Centaurea cyanus or cornflower, also known as bachelor’s button, is a flowering herb in the Asteraceae family. The herb is native to Europe and the Middle East and commonly thrived as a weed in cornfields, which explains how it got its name. It flowers throughout summer bringing forth large, blue, white or pink flower heads with a ring of large florets surrounding a cluster of disc florets. Cornflower has been naturalized in many parts of the world including North America and Canada where it is now considered an ornamental plant. While the other varieties are great for cut flowers, only the blue flower type has medicinal value. Blue cornflower medicinal properties include:
[Note: The Right Flowers is not a medical site. Knowledge of and information about the therapeutic benefits and applications of flowers, while known through the ages, does not constitute medical advice. If you are having health issues, you should consult with a physician.]
Anti-inflammatory, antioxidant and anti-microbial
Cornflowers have strong anti-inflammatory, antioxidant and anti-microbial properties which explain their medicinal value. One of the potent compounds in these flowers is anthocyanin, a type of flavonoid with antioxidant and anti-inflammatory properties.
Taken as a herbal infusion, cornflower helps in soothing stomach ulcers and speeds up healing of mouth sores as well as bleeding gums. Stronger infusions of the flowers are used to treat urinary tract infections, detoxify the liver and ward off ailments such as cold and flu.
Naturally-occurring tannins in the plant help in binding proteins, making it a handy wound treatment agent. In addition, its antiseptic properties assist in preventing wound infection while its coagulant abilities assist in stanching bleeding in open wounds.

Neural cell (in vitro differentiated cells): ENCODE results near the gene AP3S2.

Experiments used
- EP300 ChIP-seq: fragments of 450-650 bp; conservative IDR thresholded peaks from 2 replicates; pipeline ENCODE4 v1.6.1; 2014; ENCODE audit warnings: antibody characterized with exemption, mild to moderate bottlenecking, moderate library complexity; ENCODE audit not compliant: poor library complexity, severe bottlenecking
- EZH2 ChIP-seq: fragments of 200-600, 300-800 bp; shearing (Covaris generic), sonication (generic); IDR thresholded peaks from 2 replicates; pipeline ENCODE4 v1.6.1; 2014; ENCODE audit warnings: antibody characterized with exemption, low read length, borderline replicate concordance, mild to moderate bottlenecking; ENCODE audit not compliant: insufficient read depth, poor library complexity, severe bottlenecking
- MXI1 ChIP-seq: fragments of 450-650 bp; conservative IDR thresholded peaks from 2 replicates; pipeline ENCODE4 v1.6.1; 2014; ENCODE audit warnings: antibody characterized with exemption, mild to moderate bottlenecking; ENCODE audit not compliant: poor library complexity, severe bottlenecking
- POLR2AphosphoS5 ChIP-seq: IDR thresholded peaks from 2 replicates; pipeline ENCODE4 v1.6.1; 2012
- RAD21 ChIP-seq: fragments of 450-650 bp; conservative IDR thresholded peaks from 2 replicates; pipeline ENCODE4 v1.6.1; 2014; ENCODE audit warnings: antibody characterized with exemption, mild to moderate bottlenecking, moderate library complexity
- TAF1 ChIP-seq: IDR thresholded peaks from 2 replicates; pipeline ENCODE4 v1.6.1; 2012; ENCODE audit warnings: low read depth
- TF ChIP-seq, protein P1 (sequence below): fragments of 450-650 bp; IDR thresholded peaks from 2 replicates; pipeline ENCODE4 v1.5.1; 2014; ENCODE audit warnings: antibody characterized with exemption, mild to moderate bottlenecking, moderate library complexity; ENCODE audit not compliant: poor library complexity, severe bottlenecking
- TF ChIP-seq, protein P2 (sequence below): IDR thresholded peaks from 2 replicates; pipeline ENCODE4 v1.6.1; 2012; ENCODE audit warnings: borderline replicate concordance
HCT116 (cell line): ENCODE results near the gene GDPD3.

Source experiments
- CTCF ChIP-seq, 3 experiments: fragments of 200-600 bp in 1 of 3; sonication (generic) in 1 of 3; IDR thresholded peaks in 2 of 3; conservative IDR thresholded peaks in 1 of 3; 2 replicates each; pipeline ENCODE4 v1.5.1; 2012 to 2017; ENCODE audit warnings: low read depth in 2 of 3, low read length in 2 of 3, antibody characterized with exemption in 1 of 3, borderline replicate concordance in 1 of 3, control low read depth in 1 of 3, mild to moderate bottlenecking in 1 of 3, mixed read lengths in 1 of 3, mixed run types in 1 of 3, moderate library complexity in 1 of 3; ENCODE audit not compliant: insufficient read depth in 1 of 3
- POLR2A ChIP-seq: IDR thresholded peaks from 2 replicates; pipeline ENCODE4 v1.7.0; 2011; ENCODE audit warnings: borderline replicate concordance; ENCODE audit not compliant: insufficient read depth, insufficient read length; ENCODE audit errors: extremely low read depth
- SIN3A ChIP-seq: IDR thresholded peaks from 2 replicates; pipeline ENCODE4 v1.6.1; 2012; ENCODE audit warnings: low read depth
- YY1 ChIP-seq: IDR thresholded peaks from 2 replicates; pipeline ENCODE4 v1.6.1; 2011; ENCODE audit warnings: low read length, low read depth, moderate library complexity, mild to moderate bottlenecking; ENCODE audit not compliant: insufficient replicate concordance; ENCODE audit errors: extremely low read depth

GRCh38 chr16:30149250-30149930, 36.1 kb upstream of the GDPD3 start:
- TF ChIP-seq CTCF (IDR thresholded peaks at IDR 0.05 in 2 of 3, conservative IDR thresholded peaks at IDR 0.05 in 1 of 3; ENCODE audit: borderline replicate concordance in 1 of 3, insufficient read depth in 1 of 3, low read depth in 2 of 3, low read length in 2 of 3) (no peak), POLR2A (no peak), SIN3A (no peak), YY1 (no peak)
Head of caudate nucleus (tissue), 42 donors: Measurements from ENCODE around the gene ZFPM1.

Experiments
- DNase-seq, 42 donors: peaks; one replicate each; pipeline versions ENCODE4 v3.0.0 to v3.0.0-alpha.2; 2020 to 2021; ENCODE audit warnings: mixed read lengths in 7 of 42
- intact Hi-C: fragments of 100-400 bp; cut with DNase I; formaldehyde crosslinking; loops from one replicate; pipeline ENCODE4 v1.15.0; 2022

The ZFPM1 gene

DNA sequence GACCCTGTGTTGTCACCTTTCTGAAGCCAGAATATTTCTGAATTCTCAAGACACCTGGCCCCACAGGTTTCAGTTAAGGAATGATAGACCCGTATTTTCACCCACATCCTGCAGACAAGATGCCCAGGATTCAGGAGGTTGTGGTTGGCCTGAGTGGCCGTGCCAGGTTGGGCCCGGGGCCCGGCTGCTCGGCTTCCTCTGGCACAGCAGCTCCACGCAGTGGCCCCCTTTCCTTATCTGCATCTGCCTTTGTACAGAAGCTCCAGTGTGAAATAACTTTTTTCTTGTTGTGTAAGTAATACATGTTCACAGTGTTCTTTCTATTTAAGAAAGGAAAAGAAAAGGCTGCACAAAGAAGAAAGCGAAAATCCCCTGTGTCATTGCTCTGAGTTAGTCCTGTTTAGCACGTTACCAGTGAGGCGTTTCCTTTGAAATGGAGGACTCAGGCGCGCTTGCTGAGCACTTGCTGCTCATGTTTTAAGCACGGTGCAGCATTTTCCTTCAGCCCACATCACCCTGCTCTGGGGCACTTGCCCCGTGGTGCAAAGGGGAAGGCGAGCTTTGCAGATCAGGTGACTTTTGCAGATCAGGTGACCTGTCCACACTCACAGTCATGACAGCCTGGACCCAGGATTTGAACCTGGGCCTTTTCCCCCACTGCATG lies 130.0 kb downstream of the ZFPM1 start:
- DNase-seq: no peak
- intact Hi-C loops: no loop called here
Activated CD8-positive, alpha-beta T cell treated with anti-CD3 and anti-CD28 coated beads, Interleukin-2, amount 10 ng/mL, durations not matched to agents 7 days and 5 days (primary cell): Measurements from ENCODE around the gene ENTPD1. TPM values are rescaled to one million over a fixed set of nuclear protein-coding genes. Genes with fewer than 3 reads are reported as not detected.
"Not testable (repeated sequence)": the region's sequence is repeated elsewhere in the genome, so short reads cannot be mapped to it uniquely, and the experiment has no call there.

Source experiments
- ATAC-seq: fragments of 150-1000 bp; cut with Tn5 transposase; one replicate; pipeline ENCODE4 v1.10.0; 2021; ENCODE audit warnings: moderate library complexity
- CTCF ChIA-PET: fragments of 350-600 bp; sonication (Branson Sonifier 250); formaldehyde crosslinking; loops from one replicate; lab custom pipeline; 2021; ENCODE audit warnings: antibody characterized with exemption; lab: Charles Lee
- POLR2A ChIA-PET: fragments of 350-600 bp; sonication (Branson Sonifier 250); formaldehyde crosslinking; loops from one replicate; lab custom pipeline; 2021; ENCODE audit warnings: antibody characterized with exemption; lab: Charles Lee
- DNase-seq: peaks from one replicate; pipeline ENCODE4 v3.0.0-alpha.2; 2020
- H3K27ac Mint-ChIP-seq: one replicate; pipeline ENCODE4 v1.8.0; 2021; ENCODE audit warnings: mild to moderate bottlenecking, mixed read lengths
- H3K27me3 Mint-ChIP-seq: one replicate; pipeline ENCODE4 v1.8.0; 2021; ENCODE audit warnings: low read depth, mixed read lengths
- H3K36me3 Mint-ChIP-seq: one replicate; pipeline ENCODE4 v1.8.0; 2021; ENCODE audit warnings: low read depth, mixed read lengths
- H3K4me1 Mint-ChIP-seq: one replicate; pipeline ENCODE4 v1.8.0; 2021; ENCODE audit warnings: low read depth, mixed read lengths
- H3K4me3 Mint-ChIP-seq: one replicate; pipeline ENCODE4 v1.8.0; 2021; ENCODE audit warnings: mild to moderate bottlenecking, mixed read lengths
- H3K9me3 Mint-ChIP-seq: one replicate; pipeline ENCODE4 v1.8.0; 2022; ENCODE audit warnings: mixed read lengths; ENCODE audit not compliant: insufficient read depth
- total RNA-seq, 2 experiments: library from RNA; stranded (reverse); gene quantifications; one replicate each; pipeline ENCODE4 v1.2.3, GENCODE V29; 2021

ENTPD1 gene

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Blue cornflower can be used as a tonic and is great for all types of skins including the sensitive ones. It is great for managing rashes and inflammation on the skin as well as helping in refreshing and firming the skin, especially during summer. A concentrated infusion of the flower heads is also used to wash the scalp and get rid of dandruff as well as soothing eczema flare-ups.
There is a long history of using cornflowers to manage eye problems. According to 17th-century records, extracts from the flowers were used to alleviate the need to don spectacles.
Cornflower floral extracts are great for alleviating puffy, tired eyes and conjunctivitis. To alleviate these problems, simply wet cotton pads and place them over your closed eyes for a few minutes. When you remove the pads, the improvement will be evident.
In light of all the above blue cornflower medicinal properties, it is time you considered having this stunning herb at hand, especially if you love twinkling eyes.